Now as a member of the “white head set” I must continue to remember that even as balanced nutrition is important to a healthy physical body, a balanced menu of Christian musical expression is beneficial to a healthy spiritual body. A certain musical style may not be my “favorite,” but it can benefit me spiritually if I open my mind and heart to it.

I recall a transcontinental flight of the not-too-ancient times of in-flight meals. The menu offered me steak, chicken or a fruit plate. My first choice was the steak. When I saw that offering run out at the seat in front of me, I requested the chicken. But I was served the fruit plate, as the chicken had also run out! I was disappointed that I wasn’t able to have the steak or chicken. However, although not my favorite, the fruit proved to be tasty and physically nourishing.

Singing my least favorite style of Christian music may at first be somewhat disappointing to me. But as I keep an open mind and heart, I will very likely be amazed at how God will transform this style into a source of rich spiritual nourishment. More importantly, this style eventually will become one of a multitude of styles by which I can express my God-directed praise and worship.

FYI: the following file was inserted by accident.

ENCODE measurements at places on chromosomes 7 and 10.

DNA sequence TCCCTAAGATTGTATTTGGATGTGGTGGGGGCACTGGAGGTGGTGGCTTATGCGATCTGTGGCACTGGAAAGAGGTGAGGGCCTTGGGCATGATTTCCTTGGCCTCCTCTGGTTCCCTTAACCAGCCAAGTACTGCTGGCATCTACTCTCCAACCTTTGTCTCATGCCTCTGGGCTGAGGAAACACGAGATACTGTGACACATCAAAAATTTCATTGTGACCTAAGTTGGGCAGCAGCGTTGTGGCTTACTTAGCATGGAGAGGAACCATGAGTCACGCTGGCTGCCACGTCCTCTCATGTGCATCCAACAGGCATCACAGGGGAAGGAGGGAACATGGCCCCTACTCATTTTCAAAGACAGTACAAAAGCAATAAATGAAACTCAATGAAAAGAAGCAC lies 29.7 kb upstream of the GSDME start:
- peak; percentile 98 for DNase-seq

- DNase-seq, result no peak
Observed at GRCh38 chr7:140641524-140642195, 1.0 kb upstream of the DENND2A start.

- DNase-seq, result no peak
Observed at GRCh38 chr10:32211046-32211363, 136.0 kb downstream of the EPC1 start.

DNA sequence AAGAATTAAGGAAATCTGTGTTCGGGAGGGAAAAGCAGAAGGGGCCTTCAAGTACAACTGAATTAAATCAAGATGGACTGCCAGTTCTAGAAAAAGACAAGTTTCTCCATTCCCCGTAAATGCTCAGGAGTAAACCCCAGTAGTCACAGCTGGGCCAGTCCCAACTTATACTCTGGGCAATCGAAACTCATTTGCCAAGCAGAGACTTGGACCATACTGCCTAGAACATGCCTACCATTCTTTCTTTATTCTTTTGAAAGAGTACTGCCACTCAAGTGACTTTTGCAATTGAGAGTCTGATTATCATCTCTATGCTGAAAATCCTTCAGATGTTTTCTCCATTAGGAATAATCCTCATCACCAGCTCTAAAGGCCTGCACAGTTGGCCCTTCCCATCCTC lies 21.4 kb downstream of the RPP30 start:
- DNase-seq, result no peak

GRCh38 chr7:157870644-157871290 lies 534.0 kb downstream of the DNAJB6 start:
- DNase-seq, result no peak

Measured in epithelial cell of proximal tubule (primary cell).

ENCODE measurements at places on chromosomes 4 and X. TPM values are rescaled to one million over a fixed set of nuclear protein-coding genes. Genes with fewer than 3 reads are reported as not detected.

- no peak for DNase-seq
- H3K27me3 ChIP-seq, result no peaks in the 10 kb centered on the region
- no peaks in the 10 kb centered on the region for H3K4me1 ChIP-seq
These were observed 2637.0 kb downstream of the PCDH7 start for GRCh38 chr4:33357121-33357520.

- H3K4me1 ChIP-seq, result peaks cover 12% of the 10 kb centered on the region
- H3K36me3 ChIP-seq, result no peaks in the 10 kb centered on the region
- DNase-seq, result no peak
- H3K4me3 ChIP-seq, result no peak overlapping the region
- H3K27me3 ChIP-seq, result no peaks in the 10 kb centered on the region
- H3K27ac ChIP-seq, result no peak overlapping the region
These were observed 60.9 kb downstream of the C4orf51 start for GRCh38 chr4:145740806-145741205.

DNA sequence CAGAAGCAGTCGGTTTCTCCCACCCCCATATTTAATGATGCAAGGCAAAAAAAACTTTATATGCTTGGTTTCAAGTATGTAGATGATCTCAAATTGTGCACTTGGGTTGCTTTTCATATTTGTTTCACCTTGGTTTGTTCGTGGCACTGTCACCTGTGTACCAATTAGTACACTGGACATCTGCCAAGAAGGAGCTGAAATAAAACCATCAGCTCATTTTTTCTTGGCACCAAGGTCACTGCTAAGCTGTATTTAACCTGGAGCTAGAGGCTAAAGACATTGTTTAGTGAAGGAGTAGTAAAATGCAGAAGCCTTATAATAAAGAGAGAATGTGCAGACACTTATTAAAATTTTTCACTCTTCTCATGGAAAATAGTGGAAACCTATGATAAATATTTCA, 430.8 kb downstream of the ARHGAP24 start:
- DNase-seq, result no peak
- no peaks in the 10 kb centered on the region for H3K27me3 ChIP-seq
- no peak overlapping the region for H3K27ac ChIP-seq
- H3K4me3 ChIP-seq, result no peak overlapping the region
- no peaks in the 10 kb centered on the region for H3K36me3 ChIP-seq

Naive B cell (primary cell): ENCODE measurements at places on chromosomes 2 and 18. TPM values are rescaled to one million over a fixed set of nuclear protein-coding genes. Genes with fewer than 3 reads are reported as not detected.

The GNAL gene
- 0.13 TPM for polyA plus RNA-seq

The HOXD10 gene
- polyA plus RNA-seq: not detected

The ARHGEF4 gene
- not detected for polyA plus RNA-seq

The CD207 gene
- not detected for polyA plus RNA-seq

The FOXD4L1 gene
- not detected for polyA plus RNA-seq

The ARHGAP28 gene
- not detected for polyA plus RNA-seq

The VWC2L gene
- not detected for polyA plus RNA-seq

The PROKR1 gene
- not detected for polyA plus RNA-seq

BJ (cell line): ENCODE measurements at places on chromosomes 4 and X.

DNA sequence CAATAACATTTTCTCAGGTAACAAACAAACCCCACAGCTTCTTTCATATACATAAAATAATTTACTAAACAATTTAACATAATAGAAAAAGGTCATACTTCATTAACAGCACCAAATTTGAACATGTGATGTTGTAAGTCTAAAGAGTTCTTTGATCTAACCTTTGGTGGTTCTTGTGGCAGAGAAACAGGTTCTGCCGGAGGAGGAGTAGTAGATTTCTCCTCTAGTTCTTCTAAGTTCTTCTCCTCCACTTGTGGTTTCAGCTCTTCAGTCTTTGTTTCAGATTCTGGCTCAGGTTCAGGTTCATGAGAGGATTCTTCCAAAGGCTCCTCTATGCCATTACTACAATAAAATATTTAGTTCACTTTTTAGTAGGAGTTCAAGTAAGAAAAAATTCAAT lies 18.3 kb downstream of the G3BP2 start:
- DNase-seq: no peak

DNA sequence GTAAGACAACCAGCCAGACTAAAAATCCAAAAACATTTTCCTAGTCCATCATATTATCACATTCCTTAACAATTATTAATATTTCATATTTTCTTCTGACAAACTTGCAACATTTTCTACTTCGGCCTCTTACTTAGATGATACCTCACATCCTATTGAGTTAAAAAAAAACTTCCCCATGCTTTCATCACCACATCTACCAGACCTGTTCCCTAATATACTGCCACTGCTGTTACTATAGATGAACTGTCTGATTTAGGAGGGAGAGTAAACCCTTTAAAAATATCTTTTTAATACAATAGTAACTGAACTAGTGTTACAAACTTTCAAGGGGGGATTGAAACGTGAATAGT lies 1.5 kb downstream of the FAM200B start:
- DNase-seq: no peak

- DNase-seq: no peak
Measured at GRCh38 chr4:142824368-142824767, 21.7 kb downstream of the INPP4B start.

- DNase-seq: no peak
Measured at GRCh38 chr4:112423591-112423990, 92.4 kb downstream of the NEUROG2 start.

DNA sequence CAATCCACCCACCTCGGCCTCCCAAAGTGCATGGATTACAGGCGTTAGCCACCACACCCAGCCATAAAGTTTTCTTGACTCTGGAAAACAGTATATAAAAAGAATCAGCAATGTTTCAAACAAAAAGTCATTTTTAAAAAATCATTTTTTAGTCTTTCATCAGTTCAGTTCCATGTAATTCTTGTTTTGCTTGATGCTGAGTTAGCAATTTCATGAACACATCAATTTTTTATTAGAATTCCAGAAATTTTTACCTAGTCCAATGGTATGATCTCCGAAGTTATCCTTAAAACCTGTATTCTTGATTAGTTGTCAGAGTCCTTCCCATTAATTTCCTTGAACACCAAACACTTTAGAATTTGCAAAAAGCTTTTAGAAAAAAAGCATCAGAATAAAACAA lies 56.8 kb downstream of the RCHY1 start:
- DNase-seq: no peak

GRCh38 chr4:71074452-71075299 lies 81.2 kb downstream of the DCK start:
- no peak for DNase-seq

How delightful and healthy it is to be part of a church that provides a rich variety of musical expression in worship. This variety not only provides us with personal, balanced spiritual growth, but it also provides a church-wide, inter-generational, sociological mix that promotes our oneness in Christ. Together, we may then effectively “ascribe to the Lord the glory due His name” and “worship the Lord in the splendor of His holiness” (Ps. 29:2 niv). We may even find our collective heart “leaping for joy” as we worship Him, praise Him and give thanks to Him in a variety of music styles (Ps. 28:7).

By Roger Wayne Hicks

With permission to publish by: Sam Hadley, Grace & Truth, 210 Chestnut St., Danville, IL., USA. Website: